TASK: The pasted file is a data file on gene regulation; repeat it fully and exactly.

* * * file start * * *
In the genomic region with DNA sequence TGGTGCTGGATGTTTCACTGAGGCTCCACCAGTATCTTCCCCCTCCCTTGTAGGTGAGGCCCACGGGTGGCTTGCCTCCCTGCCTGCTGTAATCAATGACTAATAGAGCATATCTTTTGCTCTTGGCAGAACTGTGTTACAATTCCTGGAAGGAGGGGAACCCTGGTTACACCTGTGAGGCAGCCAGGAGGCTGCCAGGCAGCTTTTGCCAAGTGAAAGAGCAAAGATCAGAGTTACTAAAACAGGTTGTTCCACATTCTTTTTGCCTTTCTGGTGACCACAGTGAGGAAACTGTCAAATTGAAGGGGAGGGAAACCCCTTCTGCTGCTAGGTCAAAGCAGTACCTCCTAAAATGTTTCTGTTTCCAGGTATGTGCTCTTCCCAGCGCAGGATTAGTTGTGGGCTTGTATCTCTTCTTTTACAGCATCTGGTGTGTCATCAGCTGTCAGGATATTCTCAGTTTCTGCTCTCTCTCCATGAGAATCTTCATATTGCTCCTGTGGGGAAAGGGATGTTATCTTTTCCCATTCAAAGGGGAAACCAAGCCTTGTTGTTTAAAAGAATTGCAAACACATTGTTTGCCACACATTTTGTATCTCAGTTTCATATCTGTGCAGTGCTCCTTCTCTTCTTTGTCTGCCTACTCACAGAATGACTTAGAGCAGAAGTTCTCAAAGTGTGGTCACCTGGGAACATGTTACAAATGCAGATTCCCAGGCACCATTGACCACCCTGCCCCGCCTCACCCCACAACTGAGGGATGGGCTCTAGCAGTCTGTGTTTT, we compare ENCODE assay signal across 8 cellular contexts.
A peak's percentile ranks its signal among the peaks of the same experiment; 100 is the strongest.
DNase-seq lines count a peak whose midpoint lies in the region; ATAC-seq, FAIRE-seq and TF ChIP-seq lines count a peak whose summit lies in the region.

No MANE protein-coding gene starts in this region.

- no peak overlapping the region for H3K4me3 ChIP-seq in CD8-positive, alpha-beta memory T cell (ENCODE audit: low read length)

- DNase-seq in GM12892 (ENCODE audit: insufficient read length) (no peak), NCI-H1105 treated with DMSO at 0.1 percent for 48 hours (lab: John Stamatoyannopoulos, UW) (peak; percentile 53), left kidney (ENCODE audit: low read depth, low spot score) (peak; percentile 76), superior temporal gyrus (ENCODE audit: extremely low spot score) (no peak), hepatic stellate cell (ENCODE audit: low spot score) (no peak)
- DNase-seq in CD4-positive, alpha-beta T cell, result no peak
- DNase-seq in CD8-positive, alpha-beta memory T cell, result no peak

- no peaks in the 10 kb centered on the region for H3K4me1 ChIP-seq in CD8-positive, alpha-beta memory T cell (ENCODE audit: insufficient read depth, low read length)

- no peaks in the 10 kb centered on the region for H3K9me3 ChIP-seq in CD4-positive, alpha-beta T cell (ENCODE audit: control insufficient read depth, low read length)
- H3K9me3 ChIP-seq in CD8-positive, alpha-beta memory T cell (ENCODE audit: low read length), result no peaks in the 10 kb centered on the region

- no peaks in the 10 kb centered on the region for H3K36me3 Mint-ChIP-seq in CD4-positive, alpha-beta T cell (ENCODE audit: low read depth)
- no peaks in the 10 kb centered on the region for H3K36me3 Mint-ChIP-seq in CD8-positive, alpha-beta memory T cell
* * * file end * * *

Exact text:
In the genomic region with DNA sequence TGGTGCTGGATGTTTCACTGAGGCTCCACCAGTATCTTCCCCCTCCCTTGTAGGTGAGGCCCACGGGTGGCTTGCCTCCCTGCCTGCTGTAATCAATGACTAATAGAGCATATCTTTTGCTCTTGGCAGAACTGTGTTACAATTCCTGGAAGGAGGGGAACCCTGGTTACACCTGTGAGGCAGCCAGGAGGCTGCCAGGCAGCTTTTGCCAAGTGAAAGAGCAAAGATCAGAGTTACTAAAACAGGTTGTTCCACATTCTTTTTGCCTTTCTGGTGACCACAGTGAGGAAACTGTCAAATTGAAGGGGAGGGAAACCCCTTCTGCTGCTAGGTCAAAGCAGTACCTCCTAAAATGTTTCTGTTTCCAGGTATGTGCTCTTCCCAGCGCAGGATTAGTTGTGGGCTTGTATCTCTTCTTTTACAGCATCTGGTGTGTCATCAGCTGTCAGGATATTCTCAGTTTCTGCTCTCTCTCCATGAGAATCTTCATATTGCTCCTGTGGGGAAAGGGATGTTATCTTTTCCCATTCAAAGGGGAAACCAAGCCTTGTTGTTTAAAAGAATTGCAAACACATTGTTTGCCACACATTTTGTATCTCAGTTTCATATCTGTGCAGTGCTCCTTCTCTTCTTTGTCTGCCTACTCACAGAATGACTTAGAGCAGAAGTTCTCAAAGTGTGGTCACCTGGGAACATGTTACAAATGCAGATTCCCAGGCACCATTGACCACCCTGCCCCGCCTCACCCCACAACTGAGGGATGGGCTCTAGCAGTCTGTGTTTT, we compare ENCODE assay signal across 8 cellular contexts.
A peak's percentile ranks its signal among the peaks of the same experiment; 100 is the strongest.
DNase-seq lines count a peak whose midpoint lies in the region; ATAC-seq, FAIRE-seq and TF ChIP-seq lines count a peak whose summit lies in the region.

No MANE protein-coding gene starts in this region.

- no peak overlapping the region for H3K4me3 ChIP-seq in CD8-positive, alpha-beta memory T cell (ENCODE audit: low read length)

- DNase-seq in GM12892 (ENCODE audit: insufficient read length) (no peak), NCI-H1105 treated with DMSO at 0.1 percent for 48 hours (lab: John Stamatoyannopoulos, UW) (peak; percentile 53), left kidney (ENCODE audit: low read depth, low spot score) (peak; percentile 76), superior temporal gyrus (ENCODE audit: extremely low spot score) (no peak), hepatic stellate cell (ENCODE audit: low spot score) (no peak)
- DNase-seq in CD4-positive, alpha-beta T cell, result no peak
- DNase-seq in CD8-positive, alpha-beta memory T cell, result no peak

- no peaks in the 10 kb centered on the region for H3K4me1 ChIP-seq in CD8-positive, alpha-beta memory T cell (ENCODE audit: insufficient read depth, low read length)

- no peaks in the 10 kb centered on the region for H3K9me3 ChIP-seq in CD4-positive, alpha-beta T cell (ENCODE audit: control insufficient read depth, low read length)
- H3K9me3 ChIP-seq in CD8-positive, alpha-beta memory T cell (ENCODE audit: low read length), result no peaks in the 10 kb centered on the region

- no peaks in the 10 kb centered on the region for H3K36me3 Mint-ChIP-seq in CD4-positive, alpha-beta T cell (ENCODE audit: low read depth)
- no peaks in the 10 kb centered on the region for H3K36me3 Mint-ChIP-seq in CD8-positive, alpha-beta memory T cell